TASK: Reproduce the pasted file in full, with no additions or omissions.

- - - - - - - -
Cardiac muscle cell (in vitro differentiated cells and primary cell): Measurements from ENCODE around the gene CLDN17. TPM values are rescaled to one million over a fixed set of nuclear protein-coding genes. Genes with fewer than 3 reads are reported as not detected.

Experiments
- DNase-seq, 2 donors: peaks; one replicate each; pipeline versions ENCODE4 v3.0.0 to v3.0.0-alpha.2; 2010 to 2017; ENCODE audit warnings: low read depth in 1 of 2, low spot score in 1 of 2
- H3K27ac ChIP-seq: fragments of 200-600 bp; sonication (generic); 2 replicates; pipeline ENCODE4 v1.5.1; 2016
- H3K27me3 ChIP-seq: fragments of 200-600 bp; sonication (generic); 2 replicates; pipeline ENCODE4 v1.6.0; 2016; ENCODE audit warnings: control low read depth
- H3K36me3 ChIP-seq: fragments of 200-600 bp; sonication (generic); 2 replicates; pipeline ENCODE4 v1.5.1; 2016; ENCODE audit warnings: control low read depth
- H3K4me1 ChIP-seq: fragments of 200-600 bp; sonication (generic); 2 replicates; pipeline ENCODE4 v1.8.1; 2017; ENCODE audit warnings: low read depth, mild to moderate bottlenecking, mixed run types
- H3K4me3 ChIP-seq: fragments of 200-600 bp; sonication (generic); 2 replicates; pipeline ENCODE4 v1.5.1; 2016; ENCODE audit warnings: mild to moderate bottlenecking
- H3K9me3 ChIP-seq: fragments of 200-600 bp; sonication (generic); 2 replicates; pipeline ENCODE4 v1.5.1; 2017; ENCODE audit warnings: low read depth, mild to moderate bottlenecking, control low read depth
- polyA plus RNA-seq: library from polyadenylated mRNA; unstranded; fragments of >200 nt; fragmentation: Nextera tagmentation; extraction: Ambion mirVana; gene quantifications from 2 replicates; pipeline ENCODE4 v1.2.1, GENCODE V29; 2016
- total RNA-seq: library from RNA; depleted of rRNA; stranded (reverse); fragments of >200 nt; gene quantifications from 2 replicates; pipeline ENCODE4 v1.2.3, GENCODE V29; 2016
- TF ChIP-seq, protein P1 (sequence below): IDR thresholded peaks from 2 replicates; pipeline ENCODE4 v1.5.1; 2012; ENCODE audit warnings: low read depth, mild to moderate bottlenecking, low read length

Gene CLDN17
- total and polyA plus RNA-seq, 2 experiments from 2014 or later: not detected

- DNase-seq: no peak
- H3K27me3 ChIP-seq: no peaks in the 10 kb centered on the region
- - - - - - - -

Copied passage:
Cardiac muscle cell (in vitro differentiated cells and primary cell): Measurements from ENCODE around the gene CLDN17. TPM values are rescaled to one million over a fixed set of nuclear protein-coding genes. Genes with fewer than 3 reads are reported as not detected.

Experiments
- DNase-seq, 2 donors: peaks; one replicate each; pipeline versions ENCODE4 v3.0.0 to v3.0.0-alpha.2; 2010 to 2017; ENCODE audit warnings: low read depth in 1 of 2, low spot score in 1 of 2
- H3K27ac ChIP-seq: fragments of 200-600 bp; sonication (generic); 2 replicates; pipeline ENCODE4 v1.5.1; 2016
- H3K27me3 ChIP-seq: fragments of 200-600 bp; sonication (generic); 2 replicates; pipeline ENCODE4 v1.6.0; 2016; ENCODE audit warnings: control low read depth
- H3K36me3 ChIP-seq: fragments of 200-600 bp; sonication (generic); 2 replicates; pipeline ENCODE4 v1.5.1; 2016; ENCODE audit warnings: control low read depth
- H3K4me1 ChIP-seq: fragments of 200-600 bp; sonication (generic); 2 replicates; pipeline ENCODE4 v1.8.1; 2017; ENCODE audit warnings: low read depth, mild to moderate bottlenecking, mixed run types
- H3K4me3 ChIP-seq: fragments of 200-600 bp; sonication (generic); 2 replicates; pipeline ENCODE4 v1.5.1; 2016; ENCODE audit warnings: mild to moderate bottlenecking
- H3K9me3 ChIP-seq: fragments of 200-600 bp; sonication (generic); 2 replicates; pipeline ENCODE4 v1.5.1; 2017; ENCODE audit warnings: low read depth, mild to moderate bottlenecking, control low read depth
- polyA plus RNA-seq: library from polyadenylated mRNA; unstranded; fragments of >200 nt; fragmentation: Nextera tagmentation; extraction: Ambion mirVana; gene quantifications from 2 replicates; pipeline ENCODE4 v1.2.1, GENCODE V29; 2016
- total RNA-seq: library from RNA; depleted of rRNA; stranded (reverse); fragments of >200 nt; gene quantifications from 2 replicates; pipeline ENCODE4 v1.2.3, GENCODE V29; 2016
- TF ChIP-seq, protein P1 (sequence below): IDR thresholded peaks from 2 replicates; pipeline ENCODE4 v1.5.1; 2012; ENCODE audit warnings: low read depth, mild to moderate bottlenecking, low read length

Gene CLDN17
- total and polyA plus RNA-seq, 2 experiments from 2014 or later: not detected

- DNase-seq: no peak
- H3K27me3 ChIP-seq: no peaks in the 10 kb centered on the region